Moving Features

Refactor Description
Move Function Move a function from one class to another
Move Field Move a field from one class to another
Move Statements into Function Move common external statements into a function
Move Statemenets into Caller The inverse of “Move Statements into Function”
Replace Inline Code with Function Call Replace a some statements with a pre-existing function call that does the same thing
Slide Statements Move related statements together
Split Loop Breaks up loops with multiple responsibilities. Makes loops easier to understand and use
Replace Loop with Pipeline Improves the expressiveness of the data transform
Remove Dead Code  

Organisizing Data

Refactor Description
Split Variable When a variable is used for more than one responsibility, split it so that it handles its individual responsibilities
Rename Field Rename fields of a struct/class for comprehension
Replace Derived Varable with Query Query computations are safer and more repeatable than derived variables
Change Reference to Value Make fields values instead of references to take control of when they change
Change Value to Reference Inverse of “Change Reference to Value” when we want value updates to affect all consumers

Conditional Logic

Refactor Description
Decompose Conditional Apply extract function to conditional statements/conditional bodies to make them read better
Consolidate Conditional Expression Consolidate a series of related checks into a function which describes the related meaning of the checks
Replace Nested Conditional with Guard Clauses Use guard clauses to keep unexpected behaviour documented outside of the expected behaviour
Replace Conditional with Polymorphism Add structure and extendability to complex contitional logic by putting the conditional behaviour in subclasses instead
Introduce Special Case Uses a special case subclass handle special casses of a class. Null/"unknown" are common targets for this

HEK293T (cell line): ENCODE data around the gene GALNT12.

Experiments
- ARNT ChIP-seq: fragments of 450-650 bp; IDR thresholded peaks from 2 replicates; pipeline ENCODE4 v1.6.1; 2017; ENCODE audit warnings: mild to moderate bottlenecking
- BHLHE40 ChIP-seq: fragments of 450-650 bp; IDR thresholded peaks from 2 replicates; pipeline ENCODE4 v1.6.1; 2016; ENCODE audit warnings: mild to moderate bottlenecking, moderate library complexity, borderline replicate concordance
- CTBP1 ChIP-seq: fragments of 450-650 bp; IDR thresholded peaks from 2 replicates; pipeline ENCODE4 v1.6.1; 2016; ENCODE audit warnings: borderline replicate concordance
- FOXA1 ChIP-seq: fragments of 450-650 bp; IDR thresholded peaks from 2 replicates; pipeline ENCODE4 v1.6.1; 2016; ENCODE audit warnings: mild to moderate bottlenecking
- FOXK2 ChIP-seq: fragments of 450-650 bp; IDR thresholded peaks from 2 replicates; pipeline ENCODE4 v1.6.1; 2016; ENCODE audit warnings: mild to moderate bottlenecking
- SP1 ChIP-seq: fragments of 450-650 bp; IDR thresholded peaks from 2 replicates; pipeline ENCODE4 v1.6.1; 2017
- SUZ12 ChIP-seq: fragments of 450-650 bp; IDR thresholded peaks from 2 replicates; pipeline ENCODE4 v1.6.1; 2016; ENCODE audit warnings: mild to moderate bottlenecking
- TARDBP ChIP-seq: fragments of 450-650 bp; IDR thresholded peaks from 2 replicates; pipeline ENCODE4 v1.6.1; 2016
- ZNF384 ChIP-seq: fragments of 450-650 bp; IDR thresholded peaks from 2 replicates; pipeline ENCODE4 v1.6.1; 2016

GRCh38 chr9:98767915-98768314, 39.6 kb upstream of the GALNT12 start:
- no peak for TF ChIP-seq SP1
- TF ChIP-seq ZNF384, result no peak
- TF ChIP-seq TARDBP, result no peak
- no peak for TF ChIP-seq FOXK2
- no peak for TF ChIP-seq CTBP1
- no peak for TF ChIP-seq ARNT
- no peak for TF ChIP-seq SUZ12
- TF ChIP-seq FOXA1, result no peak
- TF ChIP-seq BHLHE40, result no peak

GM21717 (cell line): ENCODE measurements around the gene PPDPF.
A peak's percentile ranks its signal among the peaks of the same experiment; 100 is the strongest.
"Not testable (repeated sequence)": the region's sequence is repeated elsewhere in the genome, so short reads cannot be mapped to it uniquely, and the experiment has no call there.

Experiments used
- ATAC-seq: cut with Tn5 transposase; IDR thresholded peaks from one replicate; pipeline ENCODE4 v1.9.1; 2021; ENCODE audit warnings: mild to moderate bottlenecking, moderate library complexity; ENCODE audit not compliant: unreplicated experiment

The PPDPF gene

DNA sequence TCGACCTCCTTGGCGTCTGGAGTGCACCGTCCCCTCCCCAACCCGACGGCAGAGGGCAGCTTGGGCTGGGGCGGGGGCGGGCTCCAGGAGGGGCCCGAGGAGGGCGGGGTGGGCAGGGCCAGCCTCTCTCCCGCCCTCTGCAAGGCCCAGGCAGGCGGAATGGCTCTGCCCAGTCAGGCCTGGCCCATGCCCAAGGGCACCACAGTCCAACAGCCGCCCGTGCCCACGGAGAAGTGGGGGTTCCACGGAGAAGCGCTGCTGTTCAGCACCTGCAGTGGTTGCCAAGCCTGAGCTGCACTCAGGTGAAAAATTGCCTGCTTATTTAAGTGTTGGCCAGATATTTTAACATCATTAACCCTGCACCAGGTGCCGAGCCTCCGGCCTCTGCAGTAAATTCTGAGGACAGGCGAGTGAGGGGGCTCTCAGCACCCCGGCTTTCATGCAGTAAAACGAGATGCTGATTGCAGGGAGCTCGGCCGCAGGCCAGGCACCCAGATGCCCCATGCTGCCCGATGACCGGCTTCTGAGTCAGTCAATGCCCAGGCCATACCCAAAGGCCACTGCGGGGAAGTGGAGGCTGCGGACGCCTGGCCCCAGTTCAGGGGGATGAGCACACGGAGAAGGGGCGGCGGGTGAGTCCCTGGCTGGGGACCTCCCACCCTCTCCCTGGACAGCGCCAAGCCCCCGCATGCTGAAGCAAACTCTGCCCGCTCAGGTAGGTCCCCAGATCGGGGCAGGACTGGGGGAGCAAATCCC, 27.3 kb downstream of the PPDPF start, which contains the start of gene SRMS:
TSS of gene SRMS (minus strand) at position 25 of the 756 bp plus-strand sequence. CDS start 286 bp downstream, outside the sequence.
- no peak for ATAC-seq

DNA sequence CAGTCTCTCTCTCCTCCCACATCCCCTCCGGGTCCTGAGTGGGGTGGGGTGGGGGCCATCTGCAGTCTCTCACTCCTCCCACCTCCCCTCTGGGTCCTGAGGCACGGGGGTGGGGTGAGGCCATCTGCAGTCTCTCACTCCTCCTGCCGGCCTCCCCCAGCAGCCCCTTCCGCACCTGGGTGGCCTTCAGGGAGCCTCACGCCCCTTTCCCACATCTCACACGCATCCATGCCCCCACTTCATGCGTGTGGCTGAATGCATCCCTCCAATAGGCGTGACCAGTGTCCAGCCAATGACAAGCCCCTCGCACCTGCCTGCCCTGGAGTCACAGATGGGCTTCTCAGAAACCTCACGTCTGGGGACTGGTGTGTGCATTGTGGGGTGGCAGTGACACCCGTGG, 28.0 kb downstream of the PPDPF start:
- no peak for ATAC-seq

Introduce Assertion Communicate assumptions through assertions

Refactoring APIs

Refactor Description
Separate Query from Modifier Functions shouldn’t modify observable state and return data. Separates the modifying responsibilities from the querying responsibilities
Parameterize Function Combines several functions with similar logic using a parameter
Remote Flag Argument Flag arguments determine how a function executes. Instead of flag arguments, break functions into a set of better named functions
Preserve Whole Object When a function uses derived data, consider just passing the original object instead
Replace Parameter with Query Useful when the function could determine the parameter on its own without having the parameter passed in
Replace Query with Parameter Inverse of “Replace Parameter with Query” when we want to manipulate the dependencies
Remove Setting Method Some fields we don’t want to change once the object is instantiated
Replace Constructor with Factory Functions Factory functions are more flexible and can return subclasses when appropriate
Replace Function with Command A “Command” is an object with an execute() function. Enables slightly more flexibility and inheritance. Only useful in special cases
Replace Command with Function Inverse of “Replace Function with Command”

Dealing with Inheritance

Refactor Description
Pull Up Method Pull up a method from the subclasses into the superclass. Useful when subclasses share a method which makes more sense in the superclass
Pull Up Field Pull up a field from the subclasses into the superclass
Pull Up Constructor Body Move useful statements shared in subclasses into the superclass constructor
Push Down Method Push down a method from the superclass into the subclass(es). Useful when superclasses have methods that are more specific to only some/one subclass
Push Down Field Push down a field from the superclass into the subclass(es)
Replace Type Code with Subclasses Use subclasses instead of a type field. Allows breaking up specific fields and applying “Replace Conditional with Polymorphism”. If the class already has subclasses, can make a Type class with its subclasses and behaviour instead
Remove Subclass Absorb a subclass doing too little into its superclass
Extract Superclass Absorb shared behaviour between subclasses into the superclass
Collapse Heirachy Merge a subclass/superclass pair together. Useful when differences are trivial
Replace Subclass with Delegate Use a delegate (another object) which provides the functionality of the removed subclass. Enables object composition over inhertance
Replace Superclass with Delegate Inheritance can couple functions which aren’t important to the subclass; when this happens, use a delegate instead